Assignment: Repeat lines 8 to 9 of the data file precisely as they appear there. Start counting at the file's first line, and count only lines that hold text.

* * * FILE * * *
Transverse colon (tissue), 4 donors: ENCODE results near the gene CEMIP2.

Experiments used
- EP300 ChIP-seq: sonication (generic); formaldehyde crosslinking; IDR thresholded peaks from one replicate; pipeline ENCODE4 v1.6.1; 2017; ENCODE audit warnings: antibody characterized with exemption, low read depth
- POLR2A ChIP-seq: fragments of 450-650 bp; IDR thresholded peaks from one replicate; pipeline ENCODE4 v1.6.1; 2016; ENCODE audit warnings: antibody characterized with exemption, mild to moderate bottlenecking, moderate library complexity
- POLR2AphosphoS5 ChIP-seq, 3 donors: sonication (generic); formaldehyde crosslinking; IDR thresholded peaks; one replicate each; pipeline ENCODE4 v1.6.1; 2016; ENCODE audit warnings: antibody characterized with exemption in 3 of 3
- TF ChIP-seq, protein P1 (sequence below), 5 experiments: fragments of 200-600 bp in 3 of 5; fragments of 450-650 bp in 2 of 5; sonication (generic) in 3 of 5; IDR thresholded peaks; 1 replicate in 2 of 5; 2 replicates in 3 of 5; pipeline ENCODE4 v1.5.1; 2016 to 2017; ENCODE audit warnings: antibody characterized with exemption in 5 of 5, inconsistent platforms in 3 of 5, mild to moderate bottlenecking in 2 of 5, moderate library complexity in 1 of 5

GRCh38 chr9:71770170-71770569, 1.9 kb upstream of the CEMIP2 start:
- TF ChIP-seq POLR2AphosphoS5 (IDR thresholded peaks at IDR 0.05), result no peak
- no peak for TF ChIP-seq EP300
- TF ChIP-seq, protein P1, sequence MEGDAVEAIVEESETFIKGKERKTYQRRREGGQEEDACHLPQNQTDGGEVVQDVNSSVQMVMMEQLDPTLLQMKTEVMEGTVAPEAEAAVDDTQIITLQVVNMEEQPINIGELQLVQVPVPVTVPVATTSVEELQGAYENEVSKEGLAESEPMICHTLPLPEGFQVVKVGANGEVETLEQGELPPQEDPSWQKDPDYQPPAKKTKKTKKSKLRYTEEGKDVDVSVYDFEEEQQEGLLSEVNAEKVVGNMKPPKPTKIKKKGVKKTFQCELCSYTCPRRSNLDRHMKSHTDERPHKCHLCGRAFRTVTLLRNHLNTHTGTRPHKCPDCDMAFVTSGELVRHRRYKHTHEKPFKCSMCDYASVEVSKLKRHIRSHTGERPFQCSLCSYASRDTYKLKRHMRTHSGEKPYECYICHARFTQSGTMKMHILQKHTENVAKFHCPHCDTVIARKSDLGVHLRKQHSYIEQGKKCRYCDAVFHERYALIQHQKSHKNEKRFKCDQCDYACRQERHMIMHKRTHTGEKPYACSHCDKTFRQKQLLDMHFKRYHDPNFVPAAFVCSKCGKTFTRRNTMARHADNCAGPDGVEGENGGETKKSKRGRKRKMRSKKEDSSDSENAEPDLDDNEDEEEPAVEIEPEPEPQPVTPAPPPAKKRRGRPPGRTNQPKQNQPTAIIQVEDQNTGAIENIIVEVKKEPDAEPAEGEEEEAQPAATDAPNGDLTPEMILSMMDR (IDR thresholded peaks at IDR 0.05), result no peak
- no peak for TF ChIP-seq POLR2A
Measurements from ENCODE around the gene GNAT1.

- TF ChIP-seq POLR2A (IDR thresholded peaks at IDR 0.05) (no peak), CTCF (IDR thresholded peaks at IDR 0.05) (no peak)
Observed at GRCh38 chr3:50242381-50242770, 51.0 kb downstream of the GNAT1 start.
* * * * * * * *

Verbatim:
- TF ChIP-seq POLR2AphosphoS5 (IDR thresholded peaks at IDR 0.05), result no peak
- no peak for TF ChIP-seq EP300